SNFGE SNFGE
 
Thématique :
- Foie
Originalité :
Intermédiaire
Solidité :
Intermédiaire
Doit faire évoluer notre pratique :
Dans certains cas
 
 
Nom du veilleur :
Professeur Jean-Marie PERON
Coup de coeur :
 
 
Gastroenterology
  2017/09  
 
  2017 Sep;153(3):762-771.e2.  
  doi: 10.1053/j.gastro.2017.05.048.  
 
  Practice Patterns for Cholecystectomy After Endoscopic Retrograde Cholangiopancreatography for Patients With Choledocholithiasis.  
 
  Huang RJ, Barakat MT, Girotra M, Banerjee S  
  https://www.ncbi.nlm.nih.gov/pubmed/28583822  
 
 

Abstract

BACKGROUND & AIMS:

Cholecystectomy (CCY) after an episode of choledocholithiasis requiring endoscopic retrograde cholangiopancreatography (ERCP) with stone extraction reduces recurrent biliary events compared to expectant management. We studied practice patterns for performance of CCY after ERCP for choledocholithiasis using data from 3 large states and evaluated the effects of delaying CCY.

METHODS:

We conducted a retrospective cohort study using the ambulatory surgery, inpatient, and emergency department databases from the states of California (years 2009-2011), New York (2011-2013), and Florida (2012-2014). We collected data from 4516 patients hospitalized with choledocholithiasis who underwent ERCP. We compared outcomes of patients who underwent CCY at index admission (early CCY), elective CCY within 60 days of discharge (delayed CCY), or did not undergo CCY (no CCY), calculating rate of recurrent biliary events (defined as an emergency department visit or unplanned hospitalization due to symptomatic cholelithiasis, cholecystitis, choledocholithiasis, cholangitis, or biliary pancreatitis), mortality, and cost by CCY cohort. We also evaluated risk factors for not undergoing CCY. The primary outcome measure was the rate of recurrent biliary events in the 365 days after discharge from index admission.

RESULTS:

Of the patients who underwent ERCP for choledocholithiasis, 41.2% underwent early CCY, 10.9% underwent delayed CCY, and 48.0% underwent no CCY. Early CCY reduced relative risk of recurrent biliary events within 60 days by 92%, compared with delayed or no CCY (P < .001). After 60 days following discharge from index admission, patients with early CCY had an 87% lower risk of recurrent biliary events than patients with no CCY (P < .001) and patients with delayed CCY had an 88% lower risk of recurrent biliary events than patients with no CCY (P < .001). A strategy of delayed CCY performed on an outpatient basis was least costly. Performance of early CCY was inversely associated with low facility volume. Hispanic race, Asian race, Medicaid insurance, and no insurance associated inversely with performance of delayed CCY.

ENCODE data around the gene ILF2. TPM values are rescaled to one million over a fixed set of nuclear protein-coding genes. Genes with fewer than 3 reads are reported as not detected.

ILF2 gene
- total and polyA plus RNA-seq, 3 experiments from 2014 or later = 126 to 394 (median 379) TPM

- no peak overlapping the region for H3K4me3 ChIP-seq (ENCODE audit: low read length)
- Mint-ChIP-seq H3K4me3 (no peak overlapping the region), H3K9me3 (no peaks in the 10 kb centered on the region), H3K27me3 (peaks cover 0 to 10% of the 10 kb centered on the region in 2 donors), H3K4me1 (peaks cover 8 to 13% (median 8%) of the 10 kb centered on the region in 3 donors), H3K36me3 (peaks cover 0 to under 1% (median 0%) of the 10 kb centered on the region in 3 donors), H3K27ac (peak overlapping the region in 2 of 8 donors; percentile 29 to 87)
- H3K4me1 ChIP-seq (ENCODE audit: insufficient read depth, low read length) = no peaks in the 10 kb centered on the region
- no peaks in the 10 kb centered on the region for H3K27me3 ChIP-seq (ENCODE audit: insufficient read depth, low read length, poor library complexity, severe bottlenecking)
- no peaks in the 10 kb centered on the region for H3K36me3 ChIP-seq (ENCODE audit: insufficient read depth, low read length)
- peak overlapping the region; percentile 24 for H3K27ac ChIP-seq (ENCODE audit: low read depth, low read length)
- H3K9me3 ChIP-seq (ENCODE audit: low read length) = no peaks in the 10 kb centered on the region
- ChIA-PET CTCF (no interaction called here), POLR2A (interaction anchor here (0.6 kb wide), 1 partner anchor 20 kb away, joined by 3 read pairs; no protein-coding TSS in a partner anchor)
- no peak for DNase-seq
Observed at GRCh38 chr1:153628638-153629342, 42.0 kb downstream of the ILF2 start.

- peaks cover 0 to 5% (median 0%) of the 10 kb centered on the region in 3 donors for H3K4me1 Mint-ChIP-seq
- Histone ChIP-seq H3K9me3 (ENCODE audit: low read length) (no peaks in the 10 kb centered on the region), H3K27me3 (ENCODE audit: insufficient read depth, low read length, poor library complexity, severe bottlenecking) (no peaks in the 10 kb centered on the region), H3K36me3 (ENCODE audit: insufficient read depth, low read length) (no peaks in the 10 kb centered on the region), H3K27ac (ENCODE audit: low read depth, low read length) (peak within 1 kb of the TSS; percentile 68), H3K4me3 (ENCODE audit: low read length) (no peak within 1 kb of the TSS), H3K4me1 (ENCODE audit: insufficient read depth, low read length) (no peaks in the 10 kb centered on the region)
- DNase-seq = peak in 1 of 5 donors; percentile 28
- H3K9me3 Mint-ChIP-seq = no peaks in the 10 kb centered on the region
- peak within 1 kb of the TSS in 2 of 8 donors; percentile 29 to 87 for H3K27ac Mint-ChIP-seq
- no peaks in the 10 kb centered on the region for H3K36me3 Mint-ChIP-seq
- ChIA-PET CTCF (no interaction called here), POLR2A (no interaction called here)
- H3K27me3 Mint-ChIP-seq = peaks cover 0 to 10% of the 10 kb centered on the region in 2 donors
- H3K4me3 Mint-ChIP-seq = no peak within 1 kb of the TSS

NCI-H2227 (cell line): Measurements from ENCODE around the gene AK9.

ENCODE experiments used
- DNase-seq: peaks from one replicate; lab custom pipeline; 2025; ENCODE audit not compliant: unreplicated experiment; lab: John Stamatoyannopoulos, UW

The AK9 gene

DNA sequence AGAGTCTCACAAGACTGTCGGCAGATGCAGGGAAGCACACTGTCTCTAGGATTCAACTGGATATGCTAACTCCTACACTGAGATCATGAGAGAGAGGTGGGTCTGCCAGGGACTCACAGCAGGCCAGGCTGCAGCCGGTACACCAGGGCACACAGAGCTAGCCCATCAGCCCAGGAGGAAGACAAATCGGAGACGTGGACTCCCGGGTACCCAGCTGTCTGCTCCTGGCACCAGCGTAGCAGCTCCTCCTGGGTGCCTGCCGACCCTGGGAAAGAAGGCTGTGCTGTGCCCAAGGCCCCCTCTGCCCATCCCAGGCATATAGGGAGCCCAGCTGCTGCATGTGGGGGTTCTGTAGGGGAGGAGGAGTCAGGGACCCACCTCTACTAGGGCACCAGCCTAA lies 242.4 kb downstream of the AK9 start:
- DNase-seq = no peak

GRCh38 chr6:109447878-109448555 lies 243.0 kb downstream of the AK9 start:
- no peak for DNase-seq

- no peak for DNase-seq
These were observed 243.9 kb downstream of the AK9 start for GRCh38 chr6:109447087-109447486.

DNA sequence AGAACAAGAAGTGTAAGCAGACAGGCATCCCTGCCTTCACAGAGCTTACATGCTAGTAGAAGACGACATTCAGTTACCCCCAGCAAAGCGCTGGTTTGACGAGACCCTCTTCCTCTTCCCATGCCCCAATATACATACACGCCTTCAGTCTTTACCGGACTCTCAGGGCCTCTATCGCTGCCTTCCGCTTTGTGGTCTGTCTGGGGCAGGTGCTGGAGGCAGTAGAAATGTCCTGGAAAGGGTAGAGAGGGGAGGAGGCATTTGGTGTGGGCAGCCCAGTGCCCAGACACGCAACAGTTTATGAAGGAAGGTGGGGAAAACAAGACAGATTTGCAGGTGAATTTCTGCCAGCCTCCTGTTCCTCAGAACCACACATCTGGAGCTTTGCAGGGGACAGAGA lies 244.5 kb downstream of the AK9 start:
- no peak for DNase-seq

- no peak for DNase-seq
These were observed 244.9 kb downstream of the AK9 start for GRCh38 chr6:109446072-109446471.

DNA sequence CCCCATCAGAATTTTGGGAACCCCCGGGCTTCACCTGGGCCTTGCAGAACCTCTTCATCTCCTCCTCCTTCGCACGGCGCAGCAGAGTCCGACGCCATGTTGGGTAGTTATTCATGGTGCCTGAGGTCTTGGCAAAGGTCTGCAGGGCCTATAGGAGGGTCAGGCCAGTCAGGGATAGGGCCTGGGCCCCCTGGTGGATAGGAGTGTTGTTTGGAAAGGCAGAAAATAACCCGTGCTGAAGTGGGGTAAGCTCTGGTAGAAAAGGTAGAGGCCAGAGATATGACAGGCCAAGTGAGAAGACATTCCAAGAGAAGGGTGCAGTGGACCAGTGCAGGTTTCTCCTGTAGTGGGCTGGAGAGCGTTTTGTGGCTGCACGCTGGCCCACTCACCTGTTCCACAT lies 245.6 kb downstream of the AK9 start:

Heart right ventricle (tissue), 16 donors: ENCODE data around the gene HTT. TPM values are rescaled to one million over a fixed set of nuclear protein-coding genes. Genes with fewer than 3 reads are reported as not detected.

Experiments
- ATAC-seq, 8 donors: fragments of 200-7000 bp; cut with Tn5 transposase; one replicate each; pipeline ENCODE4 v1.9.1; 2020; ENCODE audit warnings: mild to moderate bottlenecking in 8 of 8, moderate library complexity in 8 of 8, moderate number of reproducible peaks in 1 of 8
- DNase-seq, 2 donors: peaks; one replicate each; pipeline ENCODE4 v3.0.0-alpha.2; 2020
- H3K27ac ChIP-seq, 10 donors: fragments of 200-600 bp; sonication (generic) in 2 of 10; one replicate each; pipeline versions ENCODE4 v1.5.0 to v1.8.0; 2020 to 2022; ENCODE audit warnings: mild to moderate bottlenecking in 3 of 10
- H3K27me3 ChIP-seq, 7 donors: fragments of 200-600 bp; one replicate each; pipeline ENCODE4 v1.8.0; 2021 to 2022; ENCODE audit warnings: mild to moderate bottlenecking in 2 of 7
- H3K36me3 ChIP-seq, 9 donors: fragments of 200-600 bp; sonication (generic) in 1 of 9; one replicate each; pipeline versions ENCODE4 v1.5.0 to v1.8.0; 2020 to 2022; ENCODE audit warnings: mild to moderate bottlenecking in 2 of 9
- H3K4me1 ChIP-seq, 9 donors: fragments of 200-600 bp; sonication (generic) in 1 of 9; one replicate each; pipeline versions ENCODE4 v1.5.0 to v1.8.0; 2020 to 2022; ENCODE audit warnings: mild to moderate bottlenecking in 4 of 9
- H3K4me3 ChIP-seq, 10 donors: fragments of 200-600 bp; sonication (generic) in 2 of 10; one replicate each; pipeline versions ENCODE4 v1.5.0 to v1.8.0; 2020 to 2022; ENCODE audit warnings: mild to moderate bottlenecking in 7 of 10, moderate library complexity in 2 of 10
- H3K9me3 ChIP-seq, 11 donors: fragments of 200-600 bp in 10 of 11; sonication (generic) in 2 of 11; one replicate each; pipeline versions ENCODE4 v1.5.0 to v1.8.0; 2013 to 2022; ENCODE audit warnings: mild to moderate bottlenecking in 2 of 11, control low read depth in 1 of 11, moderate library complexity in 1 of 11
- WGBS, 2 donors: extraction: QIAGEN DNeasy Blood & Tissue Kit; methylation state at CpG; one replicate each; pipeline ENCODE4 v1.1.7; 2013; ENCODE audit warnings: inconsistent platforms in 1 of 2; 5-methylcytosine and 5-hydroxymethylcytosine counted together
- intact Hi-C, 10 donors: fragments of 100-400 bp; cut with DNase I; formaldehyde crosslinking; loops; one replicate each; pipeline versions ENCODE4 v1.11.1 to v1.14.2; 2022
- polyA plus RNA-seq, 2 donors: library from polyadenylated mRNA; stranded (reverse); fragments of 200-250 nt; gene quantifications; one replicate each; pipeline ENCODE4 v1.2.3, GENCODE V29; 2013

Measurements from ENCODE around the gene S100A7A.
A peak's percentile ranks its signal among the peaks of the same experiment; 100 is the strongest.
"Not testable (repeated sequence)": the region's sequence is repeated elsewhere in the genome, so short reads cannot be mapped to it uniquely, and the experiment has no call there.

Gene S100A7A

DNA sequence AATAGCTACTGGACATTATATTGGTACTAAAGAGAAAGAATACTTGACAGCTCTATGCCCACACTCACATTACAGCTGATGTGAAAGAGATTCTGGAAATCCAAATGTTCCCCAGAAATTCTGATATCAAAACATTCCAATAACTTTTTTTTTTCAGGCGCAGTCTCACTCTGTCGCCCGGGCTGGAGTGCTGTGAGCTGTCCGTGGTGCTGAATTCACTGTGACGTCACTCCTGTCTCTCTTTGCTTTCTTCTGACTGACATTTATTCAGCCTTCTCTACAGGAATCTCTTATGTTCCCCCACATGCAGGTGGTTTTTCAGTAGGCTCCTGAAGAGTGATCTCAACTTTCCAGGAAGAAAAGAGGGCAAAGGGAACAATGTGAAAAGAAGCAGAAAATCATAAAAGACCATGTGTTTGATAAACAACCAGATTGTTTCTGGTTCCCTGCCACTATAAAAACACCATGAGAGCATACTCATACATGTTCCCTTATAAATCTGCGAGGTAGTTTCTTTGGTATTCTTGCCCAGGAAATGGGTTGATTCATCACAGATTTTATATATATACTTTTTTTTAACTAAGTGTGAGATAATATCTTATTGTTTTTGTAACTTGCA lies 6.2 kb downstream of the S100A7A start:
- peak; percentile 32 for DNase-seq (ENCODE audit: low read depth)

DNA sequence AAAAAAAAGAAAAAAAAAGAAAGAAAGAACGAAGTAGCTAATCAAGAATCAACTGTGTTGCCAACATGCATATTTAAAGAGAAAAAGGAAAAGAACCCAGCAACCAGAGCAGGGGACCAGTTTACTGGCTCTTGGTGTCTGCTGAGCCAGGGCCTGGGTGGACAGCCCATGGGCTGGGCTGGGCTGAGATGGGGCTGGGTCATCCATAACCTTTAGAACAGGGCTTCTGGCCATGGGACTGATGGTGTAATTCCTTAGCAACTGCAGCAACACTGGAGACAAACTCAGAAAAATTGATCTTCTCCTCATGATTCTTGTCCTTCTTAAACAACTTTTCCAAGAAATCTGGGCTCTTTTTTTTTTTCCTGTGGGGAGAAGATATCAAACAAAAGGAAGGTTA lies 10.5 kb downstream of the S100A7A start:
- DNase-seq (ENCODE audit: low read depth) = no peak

CONCLUSIONS:

In a retrospective analysis of >4500 patients hospitalized with choledocholithiasis, we found that CCY was not performed after ERCP for almost half of the cases. Although early and delayed CCY equally reduce the risk of subsequent recurrent biliary events, patients are at 10-fold higher risk of recurrent biliary event while waiting for a delayed CCY compared with patients who underwent early CCY. Delayed CCY is a cost-effective strategy that must be balanced against the risk of loss to follow-up, particularly among patients who are ethnic minorities or have little or no health insurance.

 

 
Question posée
 
Quand faut-il proposer une cholécystectomie dans les suites d’une CPRE pour lithiase de la VBP?
 
Question posée
 
Le plus tôt possible et si possible au cours de la même hospitalisation.
 
Commentaires

Il s’agit d’une étude rétrospective mais concernant un nombre important de patients (4516) qui ont été traités par CPRE pour une LVBP. La cholécystectectomie précoce (au cours de l’hospitalisation) diminue le risque de nouvelles complications de la maladie lithiasique et de mortalité liée à ces complications. Il diminue également la nécessité de laparotomie, et le coût est moindre.

Il suffit maintenant de convaincre nos chirugiens et nos anesthésistes.

 
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